US, Cuba Agriculture Top Officials to Visit Puerto Rico in May
SAN JUAN — U.S. Agriculture Secretary Tom Vilsack and Cuba Agriculture Minister Gustavo Rodríguez would be visiting Puerto Rico in late May, an opportunity for the local agriculture sector to insert itself in potential projects between the two countries, said Héctor Cordero, president of the Puerto Rico Farmers Association.
During the recent historic visit to Cuba by President Barack Obama and a host of government officials, the U.S. Agriculture Department’s (USDA) Vilsack invited Rodríguez to visit the USDA Caribbean Climate Sub Hub — a federal climatological investigation center in Río Piedras, where researchers are studying the effects of climate change in the subtropical region and strategies for mitigating these effects.
Vilsack and Rodríguez signed a memorandum of understanding aimed at sharing ideas and research between the U.S. and Cuba.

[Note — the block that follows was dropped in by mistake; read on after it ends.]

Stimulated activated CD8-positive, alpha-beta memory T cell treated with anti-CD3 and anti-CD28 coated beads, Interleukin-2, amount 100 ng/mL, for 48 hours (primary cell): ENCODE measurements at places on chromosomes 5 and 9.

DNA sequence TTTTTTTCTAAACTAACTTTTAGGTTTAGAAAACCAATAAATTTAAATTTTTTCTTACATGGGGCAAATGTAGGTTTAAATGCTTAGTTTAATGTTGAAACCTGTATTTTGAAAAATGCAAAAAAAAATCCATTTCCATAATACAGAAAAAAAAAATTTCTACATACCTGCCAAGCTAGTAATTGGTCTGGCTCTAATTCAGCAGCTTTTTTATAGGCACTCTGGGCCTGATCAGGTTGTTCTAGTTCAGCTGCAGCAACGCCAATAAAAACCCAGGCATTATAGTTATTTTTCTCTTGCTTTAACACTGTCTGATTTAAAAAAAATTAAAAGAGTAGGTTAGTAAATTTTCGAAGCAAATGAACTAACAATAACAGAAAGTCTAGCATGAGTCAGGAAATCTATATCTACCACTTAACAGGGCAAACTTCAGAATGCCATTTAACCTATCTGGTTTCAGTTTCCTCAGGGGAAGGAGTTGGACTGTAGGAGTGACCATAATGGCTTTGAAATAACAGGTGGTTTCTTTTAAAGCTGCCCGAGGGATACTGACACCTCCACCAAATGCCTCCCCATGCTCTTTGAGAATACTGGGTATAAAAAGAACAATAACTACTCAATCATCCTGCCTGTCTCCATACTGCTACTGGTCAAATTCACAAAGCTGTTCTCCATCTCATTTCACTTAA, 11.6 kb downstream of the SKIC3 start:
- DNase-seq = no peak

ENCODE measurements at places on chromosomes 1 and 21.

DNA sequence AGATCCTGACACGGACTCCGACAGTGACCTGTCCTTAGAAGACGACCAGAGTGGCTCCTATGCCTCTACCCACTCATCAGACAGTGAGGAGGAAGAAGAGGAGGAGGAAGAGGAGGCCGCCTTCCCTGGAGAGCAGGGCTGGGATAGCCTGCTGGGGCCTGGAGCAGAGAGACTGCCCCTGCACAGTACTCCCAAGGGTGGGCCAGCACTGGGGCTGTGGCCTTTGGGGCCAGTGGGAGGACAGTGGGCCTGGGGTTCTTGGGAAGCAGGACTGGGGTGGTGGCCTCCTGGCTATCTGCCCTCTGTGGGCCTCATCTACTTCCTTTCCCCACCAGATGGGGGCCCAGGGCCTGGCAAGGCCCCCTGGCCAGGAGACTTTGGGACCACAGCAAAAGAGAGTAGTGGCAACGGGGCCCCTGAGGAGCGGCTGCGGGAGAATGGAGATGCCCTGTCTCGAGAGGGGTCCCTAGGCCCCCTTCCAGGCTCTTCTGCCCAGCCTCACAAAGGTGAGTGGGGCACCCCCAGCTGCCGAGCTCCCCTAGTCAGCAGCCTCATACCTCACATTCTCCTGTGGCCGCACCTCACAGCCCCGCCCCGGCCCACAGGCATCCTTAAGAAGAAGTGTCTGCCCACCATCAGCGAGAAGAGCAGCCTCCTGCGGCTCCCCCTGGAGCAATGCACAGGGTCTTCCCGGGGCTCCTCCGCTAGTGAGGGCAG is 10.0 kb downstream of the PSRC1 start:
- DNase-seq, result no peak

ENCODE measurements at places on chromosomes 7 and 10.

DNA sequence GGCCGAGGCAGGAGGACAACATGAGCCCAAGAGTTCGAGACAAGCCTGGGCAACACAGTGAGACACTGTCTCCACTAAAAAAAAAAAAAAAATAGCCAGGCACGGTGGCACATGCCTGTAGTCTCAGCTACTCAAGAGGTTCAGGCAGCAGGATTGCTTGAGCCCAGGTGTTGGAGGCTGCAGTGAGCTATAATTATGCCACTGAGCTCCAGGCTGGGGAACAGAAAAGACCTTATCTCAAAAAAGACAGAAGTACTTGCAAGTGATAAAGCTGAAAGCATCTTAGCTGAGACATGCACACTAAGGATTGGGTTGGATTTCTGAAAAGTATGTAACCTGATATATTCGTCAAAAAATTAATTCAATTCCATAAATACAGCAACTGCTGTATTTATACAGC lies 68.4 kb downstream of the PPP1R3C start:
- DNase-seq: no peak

Cordero believes recent developments are “an opportunity for our agricultural sector to become an ambassador to the insertion process of the U.S. into Cuba, since we speak the same language, our cultures are similar and we share a common history.” Moreover, the local farmers association has already begun talks with the American Farm Bureau Federation to include Puerto Rico in future projects with Cuba.
According to an USDA statement released this week, the visit to the Puerto Rico Sub Hub would allow for the exchange of information on climate change as it relates to tropical forestry and agriculture, and explore opportunities for collaboration.
“From an agricultural point of view, our food basket is more similar to Cuba’s than the U.S., so it is logical to use Puerto Rico as a direct link between the U.S. and Cuba, and is a participation that we should seek,” Cordero noted.
The Puerto Rico hub is part of a USDA network that supports applied research and provides information to farmers, ranchers, advisors and managers to inform climate-related decision making. The agriculture and forestry sectors in the Caribbean are especially vulnerable to the effects of climate change and the local hub is specifically focused on addressing these unique challenges and supporting the people and institutions involved in tropical forestry and agriculture.